(iv) More scientific and extensive utilization of the media to portray people with disability in a positive light.

The independence of disabled persons should be something not given to but acquired by disabled persons by themselves. There are two steps that should take place before they may consider themselves as independent members of the community. First, they must fully understand the roles and responsibilities incumbent upon an independent member of a community. The terms of citizenship may differ from country to country, but it holds true that a disabled person has equal rights as the non- disabled in a community. Second, they have to participate in the community in a constructive way. They can bring about positive changes through increased community awareness of the potential, competence and rights of disabled persons.

Among approximately 40 countries in the Asia and Pacific region, 25 countries already have self-help organizations of disabled persons. Twenty of these organizations are nation-wide cross-disability organizations. The representatives of those organizations in Australia, New Zealand; Pakistan and Thailand have succeeded in achieving active participation in the policy-making process in their respective countries and in international bodies. They have exercised their influence to improve the status of disabled persons. The organizations of disabled persons in other developing countries of the ESCAP region are still young and weak, but I believe they will gradually be empowered. Through a democratically unified voice, organizations of disabled persons, based on their unique experience, can work effectively to protect their human rights, to ensure that their wish for independent living in the community is met.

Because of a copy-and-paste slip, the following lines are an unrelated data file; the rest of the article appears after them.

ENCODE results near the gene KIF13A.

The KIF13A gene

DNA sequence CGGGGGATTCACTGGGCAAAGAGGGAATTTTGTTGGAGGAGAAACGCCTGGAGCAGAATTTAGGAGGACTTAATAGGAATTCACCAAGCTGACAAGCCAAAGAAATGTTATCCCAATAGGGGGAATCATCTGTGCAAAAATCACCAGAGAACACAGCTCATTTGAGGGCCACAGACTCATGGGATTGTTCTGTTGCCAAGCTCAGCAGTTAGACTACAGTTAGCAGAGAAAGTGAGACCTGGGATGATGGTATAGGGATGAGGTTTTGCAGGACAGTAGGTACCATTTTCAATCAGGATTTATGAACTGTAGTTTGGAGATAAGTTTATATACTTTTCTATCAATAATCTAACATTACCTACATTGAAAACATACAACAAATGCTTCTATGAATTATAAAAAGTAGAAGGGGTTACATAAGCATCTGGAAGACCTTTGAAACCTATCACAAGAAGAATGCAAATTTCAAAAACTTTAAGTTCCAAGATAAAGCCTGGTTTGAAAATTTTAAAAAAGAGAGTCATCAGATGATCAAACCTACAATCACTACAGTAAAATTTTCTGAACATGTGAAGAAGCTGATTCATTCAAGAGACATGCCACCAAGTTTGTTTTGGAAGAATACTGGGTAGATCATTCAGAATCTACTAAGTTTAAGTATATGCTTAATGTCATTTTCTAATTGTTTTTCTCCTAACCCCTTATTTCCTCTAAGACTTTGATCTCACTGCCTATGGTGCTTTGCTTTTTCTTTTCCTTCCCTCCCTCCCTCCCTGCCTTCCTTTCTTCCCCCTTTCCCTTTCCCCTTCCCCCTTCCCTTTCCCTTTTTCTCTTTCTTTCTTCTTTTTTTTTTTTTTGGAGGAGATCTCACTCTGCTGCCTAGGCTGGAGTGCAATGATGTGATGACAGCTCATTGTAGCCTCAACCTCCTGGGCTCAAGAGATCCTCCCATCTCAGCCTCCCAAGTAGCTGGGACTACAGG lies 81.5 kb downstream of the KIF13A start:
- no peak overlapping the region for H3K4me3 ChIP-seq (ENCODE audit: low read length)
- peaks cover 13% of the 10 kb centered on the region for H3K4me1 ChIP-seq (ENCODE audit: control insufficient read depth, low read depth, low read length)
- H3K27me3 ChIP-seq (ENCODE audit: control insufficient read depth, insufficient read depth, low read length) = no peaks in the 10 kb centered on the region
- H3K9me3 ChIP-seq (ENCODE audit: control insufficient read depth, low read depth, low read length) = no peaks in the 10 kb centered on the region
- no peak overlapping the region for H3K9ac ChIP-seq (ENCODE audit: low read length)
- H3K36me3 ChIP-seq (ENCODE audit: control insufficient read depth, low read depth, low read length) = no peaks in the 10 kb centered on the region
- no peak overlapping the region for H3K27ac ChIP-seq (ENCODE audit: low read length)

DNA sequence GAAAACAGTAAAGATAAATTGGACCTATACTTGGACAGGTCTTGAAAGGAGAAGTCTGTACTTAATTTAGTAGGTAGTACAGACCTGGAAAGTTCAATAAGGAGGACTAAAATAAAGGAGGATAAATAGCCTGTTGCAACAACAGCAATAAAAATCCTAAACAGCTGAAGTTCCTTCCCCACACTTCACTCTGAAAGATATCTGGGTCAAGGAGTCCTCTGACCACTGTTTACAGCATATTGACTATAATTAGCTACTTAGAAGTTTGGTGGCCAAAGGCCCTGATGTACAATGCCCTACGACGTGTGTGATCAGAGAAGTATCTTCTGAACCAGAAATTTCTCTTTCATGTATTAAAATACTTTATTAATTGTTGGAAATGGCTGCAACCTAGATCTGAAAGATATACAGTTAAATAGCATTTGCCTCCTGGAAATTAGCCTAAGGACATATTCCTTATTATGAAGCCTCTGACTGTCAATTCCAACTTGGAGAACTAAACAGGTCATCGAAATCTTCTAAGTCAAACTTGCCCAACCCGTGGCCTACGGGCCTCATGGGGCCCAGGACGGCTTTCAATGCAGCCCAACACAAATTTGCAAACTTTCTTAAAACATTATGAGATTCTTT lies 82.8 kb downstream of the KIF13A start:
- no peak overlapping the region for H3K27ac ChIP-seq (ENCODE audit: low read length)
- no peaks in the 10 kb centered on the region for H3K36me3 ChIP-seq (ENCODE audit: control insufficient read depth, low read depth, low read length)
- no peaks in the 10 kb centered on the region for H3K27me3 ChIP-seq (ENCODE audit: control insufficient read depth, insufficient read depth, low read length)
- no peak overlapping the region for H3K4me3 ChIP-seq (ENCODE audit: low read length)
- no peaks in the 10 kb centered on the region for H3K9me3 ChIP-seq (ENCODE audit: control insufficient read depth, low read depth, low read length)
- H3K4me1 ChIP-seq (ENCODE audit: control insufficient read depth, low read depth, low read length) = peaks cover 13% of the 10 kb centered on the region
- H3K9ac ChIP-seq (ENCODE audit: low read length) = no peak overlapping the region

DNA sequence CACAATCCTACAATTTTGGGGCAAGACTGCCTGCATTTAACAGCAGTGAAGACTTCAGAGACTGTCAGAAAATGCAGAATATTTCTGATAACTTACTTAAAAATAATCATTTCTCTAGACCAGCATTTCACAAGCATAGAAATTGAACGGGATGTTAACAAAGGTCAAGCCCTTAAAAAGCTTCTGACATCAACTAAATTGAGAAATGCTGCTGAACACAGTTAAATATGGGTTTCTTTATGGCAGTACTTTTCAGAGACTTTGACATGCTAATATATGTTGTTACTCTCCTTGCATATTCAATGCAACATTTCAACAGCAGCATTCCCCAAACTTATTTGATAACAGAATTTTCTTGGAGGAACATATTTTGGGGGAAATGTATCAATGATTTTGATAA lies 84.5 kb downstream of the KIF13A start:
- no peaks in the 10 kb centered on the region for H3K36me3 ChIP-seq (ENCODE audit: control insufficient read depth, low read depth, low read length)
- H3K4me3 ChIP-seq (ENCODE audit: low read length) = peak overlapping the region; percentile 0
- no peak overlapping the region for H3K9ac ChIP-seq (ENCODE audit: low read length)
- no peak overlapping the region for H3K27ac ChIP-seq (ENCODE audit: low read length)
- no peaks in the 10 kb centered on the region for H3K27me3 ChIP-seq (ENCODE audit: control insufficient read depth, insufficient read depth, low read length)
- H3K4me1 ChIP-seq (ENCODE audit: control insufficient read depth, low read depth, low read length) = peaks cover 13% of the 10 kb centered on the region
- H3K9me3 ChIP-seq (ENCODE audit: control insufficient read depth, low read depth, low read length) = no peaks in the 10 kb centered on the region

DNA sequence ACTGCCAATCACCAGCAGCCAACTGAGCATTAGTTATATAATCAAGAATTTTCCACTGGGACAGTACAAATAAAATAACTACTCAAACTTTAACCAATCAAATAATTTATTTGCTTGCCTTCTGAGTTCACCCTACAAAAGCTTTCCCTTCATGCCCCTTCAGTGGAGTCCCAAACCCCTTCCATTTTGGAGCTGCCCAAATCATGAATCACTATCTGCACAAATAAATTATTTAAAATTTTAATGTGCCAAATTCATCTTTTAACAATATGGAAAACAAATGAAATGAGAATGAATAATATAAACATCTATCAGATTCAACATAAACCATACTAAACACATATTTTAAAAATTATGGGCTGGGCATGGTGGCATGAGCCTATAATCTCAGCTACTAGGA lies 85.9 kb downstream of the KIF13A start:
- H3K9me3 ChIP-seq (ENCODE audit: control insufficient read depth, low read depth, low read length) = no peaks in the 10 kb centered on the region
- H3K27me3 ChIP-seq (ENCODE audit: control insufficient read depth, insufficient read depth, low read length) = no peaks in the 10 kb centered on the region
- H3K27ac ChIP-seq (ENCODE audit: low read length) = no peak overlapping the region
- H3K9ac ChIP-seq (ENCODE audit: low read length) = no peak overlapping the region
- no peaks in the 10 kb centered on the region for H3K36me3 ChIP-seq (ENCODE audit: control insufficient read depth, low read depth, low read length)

It is up to the disabled persons of the Asia-Pacific region to determine the diverse indigenous modes of independent living which best suit their own participation in community life within local and national contexts. In the prevailing rapidly changing social circumstances, I am certain that disabled people of this region will chart their own independent course for an Asian and Pacific independent living movement.

REFERENCES

De Jong, Gerben, The Movement for Independent Living: Origins, Ideology, and Implications for Disability Research. 1979 University Centers for International Rehabilitation (Michigan University), U.S.A.

Economic and Social Commission for Asia and the Pacific. Mission reports to Bangladesh, Bhutan, Lao People's Democratic Republic and Nepal. 1987, Thailand.

Report of the Regional Expert Seminar to Review Achievements at the Mid-point of the United Nations Decade of Disabled Persons. 1987, Thailand.

Social Commission, Rehabilitation International. Questionnaires on independent living filled by Australia, Japan, Malaysia, New Zealand, Philippines and Thailand. 1988.

United Nations. World Programme Or Action concerning Disabled Persons. 1982, New York.